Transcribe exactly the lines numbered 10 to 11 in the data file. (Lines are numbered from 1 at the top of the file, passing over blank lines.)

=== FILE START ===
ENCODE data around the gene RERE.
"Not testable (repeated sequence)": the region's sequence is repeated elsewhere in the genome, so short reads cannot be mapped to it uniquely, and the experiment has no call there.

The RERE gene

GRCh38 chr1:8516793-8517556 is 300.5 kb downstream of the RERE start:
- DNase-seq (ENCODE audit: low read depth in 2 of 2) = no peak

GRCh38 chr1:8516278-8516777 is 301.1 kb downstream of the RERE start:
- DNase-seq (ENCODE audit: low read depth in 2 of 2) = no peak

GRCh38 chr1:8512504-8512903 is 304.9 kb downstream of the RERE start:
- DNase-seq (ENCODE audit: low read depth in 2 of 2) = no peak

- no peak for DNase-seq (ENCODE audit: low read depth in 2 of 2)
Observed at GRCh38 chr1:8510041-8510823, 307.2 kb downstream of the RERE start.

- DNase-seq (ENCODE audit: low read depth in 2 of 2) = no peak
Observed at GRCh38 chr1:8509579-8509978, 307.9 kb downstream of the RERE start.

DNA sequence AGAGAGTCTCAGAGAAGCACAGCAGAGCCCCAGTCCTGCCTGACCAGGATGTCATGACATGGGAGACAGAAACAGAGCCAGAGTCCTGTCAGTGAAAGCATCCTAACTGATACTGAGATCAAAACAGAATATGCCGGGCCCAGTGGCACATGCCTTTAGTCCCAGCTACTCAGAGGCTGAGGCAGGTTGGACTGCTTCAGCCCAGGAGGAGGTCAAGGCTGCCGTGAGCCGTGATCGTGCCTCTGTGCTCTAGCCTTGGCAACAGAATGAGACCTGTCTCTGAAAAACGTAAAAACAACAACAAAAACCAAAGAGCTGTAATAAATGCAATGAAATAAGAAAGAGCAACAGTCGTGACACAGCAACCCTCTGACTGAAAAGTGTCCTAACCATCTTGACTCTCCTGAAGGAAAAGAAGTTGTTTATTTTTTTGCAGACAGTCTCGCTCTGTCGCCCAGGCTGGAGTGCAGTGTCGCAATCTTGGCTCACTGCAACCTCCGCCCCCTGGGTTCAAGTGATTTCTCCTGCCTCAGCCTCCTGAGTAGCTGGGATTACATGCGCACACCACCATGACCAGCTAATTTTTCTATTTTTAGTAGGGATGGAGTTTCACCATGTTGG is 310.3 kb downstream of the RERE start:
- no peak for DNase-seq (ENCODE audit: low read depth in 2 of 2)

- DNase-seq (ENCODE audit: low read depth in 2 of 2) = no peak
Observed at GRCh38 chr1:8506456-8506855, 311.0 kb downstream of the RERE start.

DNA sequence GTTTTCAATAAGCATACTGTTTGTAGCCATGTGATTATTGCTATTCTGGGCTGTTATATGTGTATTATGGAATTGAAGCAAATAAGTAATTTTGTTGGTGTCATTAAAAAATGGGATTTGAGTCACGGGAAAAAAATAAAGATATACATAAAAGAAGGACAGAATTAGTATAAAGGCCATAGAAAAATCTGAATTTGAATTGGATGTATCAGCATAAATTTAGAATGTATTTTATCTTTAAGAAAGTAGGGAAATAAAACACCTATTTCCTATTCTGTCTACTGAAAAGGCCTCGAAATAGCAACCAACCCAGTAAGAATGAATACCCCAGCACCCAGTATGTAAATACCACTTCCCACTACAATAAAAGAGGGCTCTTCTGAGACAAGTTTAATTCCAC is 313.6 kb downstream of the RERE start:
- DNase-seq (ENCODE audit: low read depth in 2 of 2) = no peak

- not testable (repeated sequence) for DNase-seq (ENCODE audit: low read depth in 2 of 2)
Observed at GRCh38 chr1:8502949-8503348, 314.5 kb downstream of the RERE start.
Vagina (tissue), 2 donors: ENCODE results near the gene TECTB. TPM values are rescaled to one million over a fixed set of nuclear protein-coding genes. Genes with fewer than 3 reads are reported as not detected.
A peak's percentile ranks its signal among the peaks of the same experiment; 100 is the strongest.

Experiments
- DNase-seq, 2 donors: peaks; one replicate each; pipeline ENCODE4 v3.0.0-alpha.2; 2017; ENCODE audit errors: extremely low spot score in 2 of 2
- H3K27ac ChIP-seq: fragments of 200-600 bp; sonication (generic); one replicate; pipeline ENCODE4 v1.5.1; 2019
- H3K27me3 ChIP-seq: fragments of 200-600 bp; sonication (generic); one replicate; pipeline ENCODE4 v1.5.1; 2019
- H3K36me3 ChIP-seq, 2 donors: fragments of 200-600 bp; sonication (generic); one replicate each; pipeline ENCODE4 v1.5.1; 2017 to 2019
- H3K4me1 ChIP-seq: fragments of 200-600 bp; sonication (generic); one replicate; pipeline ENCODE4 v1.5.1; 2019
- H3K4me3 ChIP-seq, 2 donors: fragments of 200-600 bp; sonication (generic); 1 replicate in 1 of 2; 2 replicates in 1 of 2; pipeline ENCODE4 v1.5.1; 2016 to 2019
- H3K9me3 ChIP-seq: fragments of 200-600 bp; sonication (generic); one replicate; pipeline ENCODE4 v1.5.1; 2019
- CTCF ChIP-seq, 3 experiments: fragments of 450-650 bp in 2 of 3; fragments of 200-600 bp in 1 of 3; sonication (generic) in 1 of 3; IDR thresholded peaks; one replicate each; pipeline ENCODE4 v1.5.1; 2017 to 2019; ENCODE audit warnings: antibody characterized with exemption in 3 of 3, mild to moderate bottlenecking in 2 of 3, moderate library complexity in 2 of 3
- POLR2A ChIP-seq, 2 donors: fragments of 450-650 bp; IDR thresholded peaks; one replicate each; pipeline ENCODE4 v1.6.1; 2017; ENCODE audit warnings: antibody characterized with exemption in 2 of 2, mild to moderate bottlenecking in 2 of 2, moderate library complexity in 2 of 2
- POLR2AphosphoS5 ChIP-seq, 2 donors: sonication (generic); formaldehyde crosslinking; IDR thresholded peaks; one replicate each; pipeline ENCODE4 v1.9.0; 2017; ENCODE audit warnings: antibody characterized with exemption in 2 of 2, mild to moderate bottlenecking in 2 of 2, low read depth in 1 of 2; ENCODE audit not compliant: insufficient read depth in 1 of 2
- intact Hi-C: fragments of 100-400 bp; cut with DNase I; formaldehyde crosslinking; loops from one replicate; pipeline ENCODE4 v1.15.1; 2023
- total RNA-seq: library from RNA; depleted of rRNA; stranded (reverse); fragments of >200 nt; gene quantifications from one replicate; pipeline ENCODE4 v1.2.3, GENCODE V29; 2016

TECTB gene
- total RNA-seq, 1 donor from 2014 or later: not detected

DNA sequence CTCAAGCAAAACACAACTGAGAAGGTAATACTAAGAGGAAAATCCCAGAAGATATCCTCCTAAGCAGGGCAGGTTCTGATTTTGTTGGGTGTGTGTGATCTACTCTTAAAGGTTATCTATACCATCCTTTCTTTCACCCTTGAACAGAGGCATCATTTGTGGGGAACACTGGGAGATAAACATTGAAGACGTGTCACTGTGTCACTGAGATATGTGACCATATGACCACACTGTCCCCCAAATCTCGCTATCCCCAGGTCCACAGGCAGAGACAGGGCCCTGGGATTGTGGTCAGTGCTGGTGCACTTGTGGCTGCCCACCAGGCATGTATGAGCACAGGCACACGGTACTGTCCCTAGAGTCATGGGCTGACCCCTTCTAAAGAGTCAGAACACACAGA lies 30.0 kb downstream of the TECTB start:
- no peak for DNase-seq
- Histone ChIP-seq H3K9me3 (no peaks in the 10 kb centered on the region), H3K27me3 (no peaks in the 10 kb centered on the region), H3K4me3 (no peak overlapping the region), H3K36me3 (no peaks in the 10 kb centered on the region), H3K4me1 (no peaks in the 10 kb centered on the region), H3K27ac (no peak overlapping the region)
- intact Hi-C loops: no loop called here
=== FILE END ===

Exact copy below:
- no peak for DNase-seq (ENCODE audit: low read depth in 2 of 2)
Observed at GRCh38 chr1:8510041-8510823, 307.2 kb downstream of the RERE start.